PH too Low, can't maintain KH - where is the acid coming from? - The Planted Tank Forum
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post #1 of 19 (permalink) Old 01-24-2006, 06:35 PM Thread Starter
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PH too Low, can't maintain KH - where is the acid coming from?

My tank is down to 5.0pH WITHOUT CO2
I can't keep the KH up. It is at 0
my GH is 6-7
TDS was up to 1300ppm before last nights WC


Tap is:
7 pH
0 dKH
3 dGH
150 TDS

I have been doing 40-50% w/c every 7-10 days and adding baking soda to bring the the pH and KH to the point I can turn on the CO2 and it just keeps coming back down again- pH from 6.4 to 5 in 3 days. The more baking soda I add the higher my tds gets, but the KH and pH keeps comming back down right away.

Could my drift wood be leaching some sort of acid into the water? It the only thing I can think of. Substrate is aquarium gravel and ecco complete. Nothing else in the tank except plants and fish.

Any tips on how to get this to level out at a reasonable place? Something other than baking soda maybe?
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post #2 of 19 (permalink) Old 01-24-2006, 06:37 PM
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Some people used crush coral in their filter.

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post #3 of 19 (permalink) Old 01-24-2006, 07:20 PM
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Quote:
Originally Posted by turbosaurus
Could my drift wood be leaching some sort of acid into the water?
It definitely could be. I have experienced 'toxic' (my term) driftwood before. In my case, it would eat all of my GH and KH over the course of a couple of weeks. I'd test some of your driftwood by putting it in a plastic container with tap water and just monitoring the readings over a week or so.

In my case, since the wood wasn't leaching any tannins, I was told by a respected aquatic plants member that the driftwood much be leaching strong acids (e.g. via internal decomposition or some such) and that I really couldn't cure it. So, I ended up tossing the driftwood.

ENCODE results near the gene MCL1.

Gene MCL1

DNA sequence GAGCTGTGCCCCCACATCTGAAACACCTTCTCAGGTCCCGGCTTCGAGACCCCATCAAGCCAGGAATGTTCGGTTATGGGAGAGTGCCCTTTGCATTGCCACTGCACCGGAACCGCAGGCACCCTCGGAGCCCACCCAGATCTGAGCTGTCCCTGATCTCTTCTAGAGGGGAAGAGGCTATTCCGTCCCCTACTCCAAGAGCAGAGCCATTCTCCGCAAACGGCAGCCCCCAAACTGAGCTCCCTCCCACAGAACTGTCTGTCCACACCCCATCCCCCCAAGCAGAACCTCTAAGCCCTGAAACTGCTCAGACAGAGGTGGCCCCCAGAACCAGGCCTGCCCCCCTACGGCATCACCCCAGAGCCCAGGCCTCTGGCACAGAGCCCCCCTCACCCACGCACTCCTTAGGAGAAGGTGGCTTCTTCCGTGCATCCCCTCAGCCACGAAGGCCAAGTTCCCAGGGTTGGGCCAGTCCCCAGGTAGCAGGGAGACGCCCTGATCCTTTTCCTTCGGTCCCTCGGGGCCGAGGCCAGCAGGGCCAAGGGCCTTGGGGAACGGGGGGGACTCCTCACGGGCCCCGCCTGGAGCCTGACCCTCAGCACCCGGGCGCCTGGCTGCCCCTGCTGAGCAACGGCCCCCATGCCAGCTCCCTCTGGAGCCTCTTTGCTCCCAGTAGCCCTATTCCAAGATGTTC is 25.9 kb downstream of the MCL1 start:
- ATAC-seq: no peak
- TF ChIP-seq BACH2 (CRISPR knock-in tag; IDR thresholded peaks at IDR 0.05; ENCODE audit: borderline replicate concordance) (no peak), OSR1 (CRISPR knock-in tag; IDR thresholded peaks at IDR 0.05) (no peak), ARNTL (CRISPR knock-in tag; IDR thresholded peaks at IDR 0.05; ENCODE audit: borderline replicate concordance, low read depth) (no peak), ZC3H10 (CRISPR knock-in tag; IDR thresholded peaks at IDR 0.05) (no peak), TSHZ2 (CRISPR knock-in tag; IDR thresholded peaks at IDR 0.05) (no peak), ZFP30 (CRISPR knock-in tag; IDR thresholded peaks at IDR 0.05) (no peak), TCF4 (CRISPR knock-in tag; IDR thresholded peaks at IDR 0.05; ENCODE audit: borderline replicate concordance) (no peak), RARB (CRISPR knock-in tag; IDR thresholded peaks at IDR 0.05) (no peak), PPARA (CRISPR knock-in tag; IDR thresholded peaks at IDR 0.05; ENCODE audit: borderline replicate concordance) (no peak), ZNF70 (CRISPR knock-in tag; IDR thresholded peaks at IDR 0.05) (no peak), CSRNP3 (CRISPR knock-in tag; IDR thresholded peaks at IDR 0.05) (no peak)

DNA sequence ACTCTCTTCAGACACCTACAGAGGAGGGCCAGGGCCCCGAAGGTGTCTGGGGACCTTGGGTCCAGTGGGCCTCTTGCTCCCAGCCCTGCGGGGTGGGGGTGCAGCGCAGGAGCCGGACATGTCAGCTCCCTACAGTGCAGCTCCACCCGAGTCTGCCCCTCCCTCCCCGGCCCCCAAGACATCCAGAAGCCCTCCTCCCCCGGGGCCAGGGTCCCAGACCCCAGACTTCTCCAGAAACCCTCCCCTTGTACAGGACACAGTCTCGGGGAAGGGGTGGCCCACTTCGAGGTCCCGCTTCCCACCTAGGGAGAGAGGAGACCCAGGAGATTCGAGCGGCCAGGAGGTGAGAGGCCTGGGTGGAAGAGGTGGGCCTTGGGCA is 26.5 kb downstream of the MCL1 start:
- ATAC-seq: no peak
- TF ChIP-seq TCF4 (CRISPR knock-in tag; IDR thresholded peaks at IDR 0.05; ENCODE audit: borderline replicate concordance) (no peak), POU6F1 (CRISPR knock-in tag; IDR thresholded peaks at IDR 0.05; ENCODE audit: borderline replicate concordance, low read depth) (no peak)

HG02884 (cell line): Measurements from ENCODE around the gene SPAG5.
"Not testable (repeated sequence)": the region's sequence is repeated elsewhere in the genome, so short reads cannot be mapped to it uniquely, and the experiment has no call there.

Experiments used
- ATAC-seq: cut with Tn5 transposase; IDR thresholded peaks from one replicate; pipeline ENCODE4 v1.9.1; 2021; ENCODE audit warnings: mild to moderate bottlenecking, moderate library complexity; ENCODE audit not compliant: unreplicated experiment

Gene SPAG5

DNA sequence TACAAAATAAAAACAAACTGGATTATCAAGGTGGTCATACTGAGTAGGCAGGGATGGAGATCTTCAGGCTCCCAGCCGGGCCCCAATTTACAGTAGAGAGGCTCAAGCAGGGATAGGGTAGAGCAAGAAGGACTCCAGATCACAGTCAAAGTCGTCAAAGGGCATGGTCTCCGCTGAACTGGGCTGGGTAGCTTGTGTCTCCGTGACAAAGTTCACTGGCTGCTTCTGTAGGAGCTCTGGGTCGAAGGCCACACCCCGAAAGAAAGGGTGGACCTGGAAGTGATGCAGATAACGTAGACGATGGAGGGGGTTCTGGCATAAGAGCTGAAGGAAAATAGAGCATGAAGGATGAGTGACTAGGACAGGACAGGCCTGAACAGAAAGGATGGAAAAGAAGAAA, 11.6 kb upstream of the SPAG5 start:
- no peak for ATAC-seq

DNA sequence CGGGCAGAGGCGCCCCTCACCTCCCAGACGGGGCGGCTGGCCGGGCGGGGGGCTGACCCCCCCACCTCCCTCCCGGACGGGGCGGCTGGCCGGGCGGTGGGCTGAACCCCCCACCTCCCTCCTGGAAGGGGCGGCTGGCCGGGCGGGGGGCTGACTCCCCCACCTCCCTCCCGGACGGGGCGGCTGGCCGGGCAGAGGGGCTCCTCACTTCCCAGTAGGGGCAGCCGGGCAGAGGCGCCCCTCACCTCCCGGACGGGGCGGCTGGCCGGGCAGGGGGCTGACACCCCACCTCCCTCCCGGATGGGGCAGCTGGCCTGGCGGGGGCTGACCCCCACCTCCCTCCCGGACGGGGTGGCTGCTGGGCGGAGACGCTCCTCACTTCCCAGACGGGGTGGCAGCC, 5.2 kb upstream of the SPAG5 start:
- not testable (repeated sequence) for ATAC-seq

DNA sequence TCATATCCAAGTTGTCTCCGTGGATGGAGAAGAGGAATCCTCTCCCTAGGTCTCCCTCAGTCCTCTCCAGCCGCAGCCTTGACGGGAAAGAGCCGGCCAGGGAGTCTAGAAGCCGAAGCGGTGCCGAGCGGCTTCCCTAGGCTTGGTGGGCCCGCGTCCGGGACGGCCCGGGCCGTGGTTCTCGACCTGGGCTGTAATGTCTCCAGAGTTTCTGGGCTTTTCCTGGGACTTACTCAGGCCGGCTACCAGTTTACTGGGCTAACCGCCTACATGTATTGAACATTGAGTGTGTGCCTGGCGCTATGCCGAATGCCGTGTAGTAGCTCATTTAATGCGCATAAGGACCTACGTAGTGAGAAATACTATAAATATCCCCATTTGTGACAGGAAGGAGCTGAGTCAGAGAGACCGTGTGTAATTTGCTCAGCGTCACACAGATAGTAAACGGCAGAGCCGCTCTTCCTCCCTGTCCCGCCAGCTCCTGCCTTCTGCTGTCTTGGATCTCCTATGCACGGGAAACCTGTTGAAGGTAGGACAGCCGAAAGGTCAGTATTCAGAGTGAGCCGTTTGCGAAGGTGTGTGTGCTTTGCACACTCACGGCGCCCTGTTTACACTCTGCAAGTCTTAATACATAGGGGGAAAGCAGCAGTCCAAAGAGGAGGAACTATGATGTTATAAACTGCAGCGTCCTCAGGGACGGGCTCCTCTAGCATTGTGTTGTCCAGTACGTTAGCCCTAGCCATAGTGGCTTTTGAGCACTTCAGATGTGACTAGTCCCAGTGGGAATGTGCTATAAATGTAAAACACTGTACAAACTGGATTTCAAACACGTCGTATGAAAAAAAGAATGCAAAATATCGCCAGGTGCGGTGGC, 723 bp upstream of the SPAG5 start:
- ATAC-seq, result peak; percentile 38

Good luck!
Brian.
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post #4 of 19 (permalink) Old 01-24-2006, 07:34 PM Thread Starter
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UUUGGGG,
I was hoping that wouldn't be the answer...
Its a 180 gallon tank. I spent 18 hours over 4 days taking it apart down to gravel specifically to putting in the new wood- which I had to screw to slate, that I had to drill holes through and replanting the whole thing specifically to get this monster piece of drift wood in there! I don't want to take it out!

I Think I read that limestone will raise pH- I have pieces of limestone tile left over from my bathroom floor project, I wonder if I replace the angels breeding slates with limestone would that help?
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post #5 of 19 (permalink) Old 01-24-2006, 07:38 PM
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Hmmm. I wonder if your carbonate is precipitating out for some reason....

You might look at seachem.. they offer several buffers which can help maintain a ph range... but that could get expensive.

But the weird thing is the dropping to acidic conditions... that exactly backwards of anything I"ve ever experienced.

General hardness can be brought up also by adding Epsom Salts as well as baking soda. Then you'll get magnesium in addition to the sodium from the baking soda you're adding... but that won't help your Kh problem... which is impacting your ph.

This review is more for myself...

Gh is actually a measure of the calcuim and magnesium, the dissolved minerals in your water. Gh doesn't actually do much to change ph. Gh is more important for deciding what "hard water"/high Gh or "soft water"/low gh plants or fish to add to your tank.
while